Event review: Transcription, captioning, and subtitling: An introduction for editors

Written by Amy Haagsma; copy edited by Karen Barry

Recap of EAC-BC’s branch meeting on April 15, 2015.

Last month, Kelly Maxwell spoke to EAC members and guests about the fascinating world of transcription, captioning, and subtitling. Kelly is co-owner and co-founder of Vancouver-based Line 21 Media Services, which provides services to the television and film industry. Line 21 works primarily with post-production coordinators, who shepherd television shows and movies through editing, colour correction, and distribution.

Kelly started her career in 1991, working for one of five licensees of new captioning software that had been developed through a Canadian Heritage grant. She came to the company via her friend Carolyn, who was working there already and trained her. When the owner retired in 1994, he offered Kelly and Carolyn the opportunity to buy the business. Instead, they decided to venture out on their own, and Line 21 was born.

Although captioning was still very much in its infancy, demand increased steadily, due in part to the Americans with Disabilities Act and the Television Decoder Circuitry Act, both passed in 1990. The latter legislation required that all televisions distributed in the United States have closed captioning decoders, an important step in making captioning more widespread. The Canadian Radio-television and Telecommunications Commission (CRTC) followed suit, requiring broadcasters to make captioning available for their programs. More recent regulations have also introduced standards for captioning quality.

With captioning and subtitling, Kelly generally receives a script from her clients. Her first step is to take the material and clean it up. It’s important to get the words and the punctuation right, so that viewers understand instantly what they’re seeing on screen. Next, she breaks down the script into readable chunks and matches it to time codes in the media. This involves some “funky math”—in addition to hours, minutes, and seconds, the time codes include frames, and the number of frames per second varies depending on the project. Captions are then placed into the media using timed TIFF files.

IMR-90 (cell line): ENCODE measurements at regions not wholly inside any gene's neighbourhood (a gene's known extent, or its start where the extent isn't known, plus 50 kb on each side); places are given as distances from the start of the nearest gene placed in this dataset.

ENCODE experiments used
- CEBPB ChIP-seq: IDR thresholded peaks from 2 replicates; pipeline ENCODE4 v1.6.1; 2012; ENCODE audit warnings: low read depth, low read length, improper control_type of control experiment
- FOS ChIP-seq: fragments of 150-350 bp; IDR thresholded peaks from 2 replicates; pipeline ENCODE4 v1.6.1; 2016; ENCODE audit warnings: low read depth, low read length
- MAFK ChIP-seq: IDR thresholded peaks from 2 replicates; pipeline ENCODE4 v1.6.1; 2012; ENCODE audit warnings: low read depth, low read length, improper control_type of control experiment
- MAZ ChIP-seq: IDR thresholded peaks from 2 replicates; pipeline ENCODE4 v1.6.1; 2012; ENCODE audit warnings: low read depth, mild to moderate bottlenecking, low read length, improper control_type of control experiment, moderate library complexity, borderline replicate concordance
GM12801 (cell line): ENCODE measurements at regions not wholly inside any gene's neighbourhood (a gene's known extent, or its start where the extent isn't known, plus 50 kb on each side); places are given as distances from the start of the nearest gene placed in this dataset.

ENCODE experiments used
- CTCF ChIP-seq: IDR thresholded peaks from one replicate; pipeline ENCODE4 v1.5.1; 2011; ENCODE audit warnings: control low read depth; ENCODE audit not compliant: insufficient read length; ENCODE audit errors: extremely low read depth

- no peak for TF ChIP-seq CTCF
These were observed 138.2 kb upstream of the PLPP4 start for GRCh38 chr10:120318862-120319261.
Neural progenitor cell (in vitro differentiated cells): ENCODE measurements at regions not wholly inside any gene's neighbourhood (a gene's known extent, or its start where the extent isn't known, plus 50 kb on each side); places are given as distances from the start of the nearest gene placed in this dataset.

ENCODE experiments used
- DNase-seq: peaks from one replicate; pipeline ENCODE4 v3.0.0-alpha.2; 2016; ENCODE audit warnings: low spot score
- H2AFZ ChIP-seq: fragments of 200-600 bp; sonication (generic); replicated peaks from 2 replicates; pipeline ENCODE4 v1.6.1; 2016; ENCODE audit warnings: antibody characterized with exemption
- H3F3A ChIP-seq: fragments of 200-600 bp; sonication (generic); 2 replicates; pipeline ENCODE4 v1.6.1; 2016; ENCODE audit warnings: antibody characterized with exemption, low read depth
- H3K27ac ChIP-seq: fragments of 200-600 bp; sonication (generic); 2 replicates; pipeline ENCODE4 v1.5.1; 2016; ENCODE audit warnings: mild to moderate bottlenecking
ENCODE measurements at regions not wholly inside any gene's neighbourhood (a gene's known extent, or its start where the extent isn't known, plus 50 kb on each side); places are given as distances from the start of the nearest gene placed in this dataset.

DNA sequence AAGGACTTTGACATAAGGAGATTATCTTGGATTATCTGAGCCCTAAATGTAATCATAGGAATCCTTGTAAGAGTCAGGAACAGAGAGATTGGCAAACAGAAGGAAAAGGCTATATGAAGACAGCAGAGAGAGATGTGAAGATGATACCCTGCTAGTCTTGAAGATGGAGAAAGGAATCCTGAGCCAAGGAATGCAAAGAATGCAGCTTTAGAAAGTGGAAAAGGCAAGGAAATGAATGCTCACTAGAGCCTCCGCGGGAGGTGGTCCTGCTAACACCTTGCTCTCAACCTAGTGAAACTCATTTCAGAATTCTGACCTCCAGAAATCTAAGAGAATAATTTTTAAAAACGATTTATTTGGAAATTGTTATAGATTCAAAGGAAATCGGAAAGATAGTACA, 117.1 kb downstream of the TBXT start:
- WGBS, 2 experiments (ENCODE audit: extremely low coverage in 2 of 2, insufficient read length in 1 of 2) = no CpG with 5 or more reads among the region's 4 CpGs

Although the process is similar for both captioning and subtitling, there are some important differences. Subtitles are generally developed with a hearing audience in mind, which means that viewers will know when there is a change in voice, music, or sound effects. However, challenges can arise when working in a language you don’t know, particularly with languages that include ligatures or are read from right to left. In addition, the time needed to read the subtitle must match the amount of time the speaker is talking.

Line 21 also offers transcription services for situations in which no script exists. In one instance, Kelly was asked to transcribe a speech given by the Dalai Lama. Although the message was clear when spoken, Kelly noted that the Dalai Lama doesn’t use a lot of words and tends to omit articles and verbs. She elected to add some of the missing words to aid reading comprehension, but she used a very light touch so as not to impose her own style and voice.

Kelly also talked about some of the tools she uses, including InqScribe transcription software and Telestream’s CaptionMaker and MacCaption, and she shared a few memorable captioning missteps she’s come across over the years. The first was a still of Star Trek’s Spock, grasping a computer with a look of anguish on his face. The somewhat baffling caption reads “sobbing mathematically.” She also mentioned a documentary in which Long John Baldry is talking about being at Lindisfarne, which had been transcribed as “Lindis Farm,” and a show on bioengineering technology in which P-glycoprotein was interpreted as “picklocker protein.”

We also gleaned additional information through a question-and-answer session with Kelly, including the following:

  • Industry style guides exist but are quite loose, so Line 21 relies primarily on its house style.
  • Kelly aims to transcribe pretty much verbatim, rather than trying to meet a certain reading rate.
  • Captioners are not expected to capture speech that is indiscernible to a hearing audience, but something like an auctioneer speaking quickly should be transcribed.
  • Voice recognition software “isn’t there yet” as a viable alternative to transcription (and if you’re not convinced, look at some examples of YouTube’s automatic captioning feature).
  • Similarly, captioning software does not make you a skilled captioner, just as having a pencil does not turn you into Picasso.

And last, Kelly shared a bit of trivia about how the company name had been chosen: line 21 is the line in the television broadcast signal that is reserved for closed captioning.

Missed the meeting? Download the audio file (EAC members only).

Amy Haagsma is a communications professional and a graduate of SFU’s Editing Certificate program.

Karen Barry is launching into freelance editing and is currently enrolled in SFU’s Editing Certificate program. She has a background in biology and over 15 years’ experience writing and editing research papers, technical reports, grant proposals, and promotional and educational materials.

Image modified from freeimages.

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